Greetings and salutations.
Today I will be talking about the character I portray in re-enactment, Thomas de Velmont, Bishop of L'Aquila, Knight of St Michael.I will be paying particular attention to how my representation of the bishop's vestments has evolved and improved over time.
I was interested in costume before I became a re-enactor. I have been an artist since I could hold a pencil and developed a liking for science fiction & fantasy books. Due to the machinations of my dear elder brother, Phil, I was also introduced to science fiction conventions and went to my first one in 1987. I borrowed a military jacket and a long orange scarf (as a sash) and entered the masquerade as Ensign Flandry.
What has this to do with the bishop? Well, this was my first masquerade and I liked it. So, when I went to my next convention (Wincon) in 1992, I wanted to have a costume to wear. I had just read Katherine Kurtz Deryni trilogy, which has some wonderful descriptions of church ritual and vestments.and the cover of Camber the Heretic shows a bishop being consecrated.
I was going to Winchester; I knew about William of Wykham. Thus I would make a bishop costume.
The problem was I knew nothing about making clothes and very little about church vestments. I sought my mother's help and, together we came up with this.
I met Helen McCarthy and Duchess Kate at Wincon and they were impressed that I knew some Latin and could quote some of the litergical phrases from Katherine Kurtz. They told me about the Far Isles and urged me to join. I was still a little unsure about this.
In the end I didn't join until 1993, but some people later told me that everyone thought I must already be a member because I came to my first revel with my own kit. I decided my persona would be a priest and picked the worst name I could think of for a clergyman, Tom Devilment, which I then refined to Thomas de Velmont.
In the meantime, I had been to the first British Costume Convention, Masque, and had re-made the bishop's costume, re-using a piece of artwork I had made at art school (based on a cope in the V &A) for Masque 2 in 1993. I was awarded Best Workmanship (Novice)..
My plan in the Far Isles was to be suffregan bishop sent by a cardinal to report on the state of the church.
Unfortunately, I soon discovered that I could not make my character a bishop ( not even a Suffregan bishop), as this was regarded as noble title and nobility could only be conferred by the head of society for service to the society. Thus, I set aside my mitre and spent many years as the Monsignieur.
After some years in the Far Isles, I attended my first battle re-enactment at Tewkesbury. This led to my joining the Medieval Siege Society and, free from any constraint in that field, re-enacting as a fighting bishop.
I started off as Bishop of Aquila,as I had seen the film Ladyhawk and knew they were short a bishop. After a while, however, I discovered that there is city in Italy called L'Aquila, which as two cathedrals and decided to translate there. I encounted the Paladins of Chivalry and joined. Thus,at one point I was a member of three medieval societies.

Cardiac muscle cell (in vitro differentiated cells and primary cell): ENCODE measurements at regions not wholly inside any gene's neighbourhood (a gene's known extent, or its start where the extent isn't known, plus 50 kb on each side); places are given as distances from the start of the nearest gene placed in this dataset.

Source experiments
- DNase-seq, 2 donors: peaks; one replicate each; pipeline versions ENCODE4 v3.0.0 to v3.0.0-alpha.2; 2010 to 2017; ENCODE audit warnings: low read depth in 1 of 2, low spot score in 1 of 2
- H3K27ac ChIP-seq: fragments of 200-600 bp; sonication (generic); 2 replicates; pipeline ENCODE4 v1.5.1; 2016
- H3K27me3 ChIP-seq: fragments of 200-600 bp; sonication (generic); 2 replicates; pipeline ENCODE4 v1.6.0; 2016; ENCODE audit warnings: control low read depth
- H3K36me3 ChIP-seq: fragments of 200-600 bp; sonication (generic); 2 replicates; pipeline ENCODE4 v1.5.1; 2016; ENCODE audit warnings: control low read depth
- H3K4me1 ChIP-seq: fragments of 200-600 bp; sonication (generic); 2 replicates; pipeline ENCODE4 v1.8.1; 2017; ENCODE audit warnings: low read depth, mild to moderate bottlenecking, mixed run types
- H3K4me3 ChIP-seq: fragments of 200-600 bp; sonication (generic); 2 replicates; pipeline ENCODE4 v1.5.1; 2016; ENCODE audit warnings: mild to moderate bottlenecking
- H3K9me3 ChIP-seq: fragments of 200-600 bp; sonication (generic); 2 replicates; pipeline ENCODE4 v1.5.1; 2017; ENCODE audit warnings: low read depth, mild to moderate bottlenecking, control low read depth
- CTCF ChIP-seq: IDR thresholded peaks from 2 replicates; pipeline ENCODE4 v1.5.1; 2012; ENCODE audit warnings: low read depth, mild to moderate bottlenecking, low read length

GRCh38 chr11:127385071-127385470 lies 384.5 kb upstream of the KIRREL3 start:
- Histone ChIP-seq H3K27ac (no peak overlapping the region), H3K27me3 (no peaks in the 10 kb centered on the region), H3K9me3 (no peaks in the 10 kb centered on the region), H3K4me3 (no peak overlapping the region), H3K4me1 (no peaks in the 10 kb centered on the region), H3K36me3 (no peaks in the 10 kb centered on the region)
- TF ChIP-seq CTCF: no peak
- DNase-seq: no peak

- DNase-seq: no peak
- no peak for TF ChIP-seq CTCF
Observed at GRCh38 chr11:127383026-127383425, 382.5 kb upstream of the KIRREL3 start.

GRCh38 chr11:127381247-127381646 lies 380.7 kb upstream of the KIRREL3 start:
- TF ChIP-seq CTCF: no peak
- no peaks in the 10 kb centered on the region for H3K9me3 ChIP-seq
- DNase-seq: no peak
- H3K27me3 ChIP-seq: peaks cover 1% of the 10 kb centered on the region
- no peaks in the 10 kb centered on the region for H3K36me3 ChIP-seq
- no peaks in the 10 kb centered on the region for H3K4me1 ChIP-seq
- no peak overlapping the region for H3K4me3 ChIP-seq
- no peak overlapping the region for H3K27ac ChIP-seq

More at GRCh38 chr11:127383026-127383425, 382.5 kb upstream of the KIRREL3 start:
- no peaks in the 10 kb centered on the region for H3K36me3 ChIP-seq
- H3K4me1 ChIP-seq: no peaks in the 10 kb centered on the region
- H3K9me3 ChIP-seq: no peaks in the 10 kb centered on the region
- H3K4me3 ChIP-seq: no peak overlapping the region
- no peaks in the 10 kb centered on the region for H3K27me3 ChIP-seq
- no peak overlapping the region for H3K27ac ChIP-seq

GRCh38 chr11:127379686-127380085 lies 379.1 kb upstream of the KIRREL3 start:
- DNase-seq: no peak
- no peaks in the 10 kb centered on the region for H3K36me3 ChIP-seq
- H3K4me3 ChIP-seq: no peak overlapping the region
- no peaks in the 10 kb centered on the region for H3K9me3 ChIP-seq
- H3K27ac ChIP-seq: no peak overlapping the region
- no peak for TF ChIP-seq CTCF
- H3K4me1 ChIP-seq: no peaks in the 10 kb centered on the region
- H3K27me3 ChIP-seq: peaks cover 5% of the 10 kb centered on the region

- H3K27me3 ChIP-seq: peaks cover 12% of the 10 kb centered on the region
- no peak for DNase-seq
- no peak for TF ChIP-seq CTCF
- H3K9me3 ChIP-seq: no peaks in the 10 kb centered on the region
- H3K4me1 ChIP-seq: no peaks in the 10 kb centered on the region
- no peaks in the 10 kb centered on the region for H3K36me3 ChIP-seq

I still re-enact, and fight, as the Bishop of L'Aquila
I discovered that I quite liked embroidery, as long as it had a practical application. I also found a quite good book on church vestments and in 1999, I presented this set of vestment at Masque 7. The ormphries , morse and hood of the cope have embroideries based on the evangelists' beasts from the Book of Kells, as well as four heraldic embroideries. The mitre is edged with pearls and includes a 'angel hair' quartz on the front ormphrey. The swan's head crosier was carved by my friend, Martin de Sutton.
The plan was for them to be offically married in the Registry office in Ludlow, with us all in kit, and then to process to the (deconsacrated) chapel in Ludlow castle, where I would marry them in persona. It all went to plan and only one of the congregation sniggered when the bride had to promise to be 'Bonner and buxom in bedde and at board'.
The event was televised by(I think) Central Television. I was promised a copy of the programme, but never got it.Indeed, I only saw one of the two episodes I starred in , due to another friend having recorded it.
I became a dab hand at battlefield mass and , on several occasions, was complemented by catholic members of the public, one even saying I group was lucky to have an actual priest..
After years of service, I was made noble in the Far Isles becoming Bishop of Freemark
I also made myself some day robes, consisting of a cassock and rochet.
The latest set of vestments I have made was in 2003 and was presented at Costume Con in the US. A friend of ours had managed to get hold of some ecclesiastical fabrics that had been relegated to seconds due to weaving , or dieing faults. I also wanted to try some beadwork and goldwork.. Consequently, the ormpheries of the cope and the mitre are both enhanced with beads and pearls and there is a goldworked chi-rho and badges on the tunicle.
I wore these vestments for my second medieval wedding at Lulworth Castle. This achieved a half page spread in national newpapers.
Finally, I made a new day robe from silk brocade, a houpelande with velvet gards, as the bishop is sometimes called upon to dance at re-enactments. He dances; he's just not meant to enjoy it.
If you are wondering about he mask, it is due to the fact that this photo was taken at a masked ball at the V&A, rather than at a re-enactment, but it does show the houpelande rather well!
Anyhow, thats more than enough for now..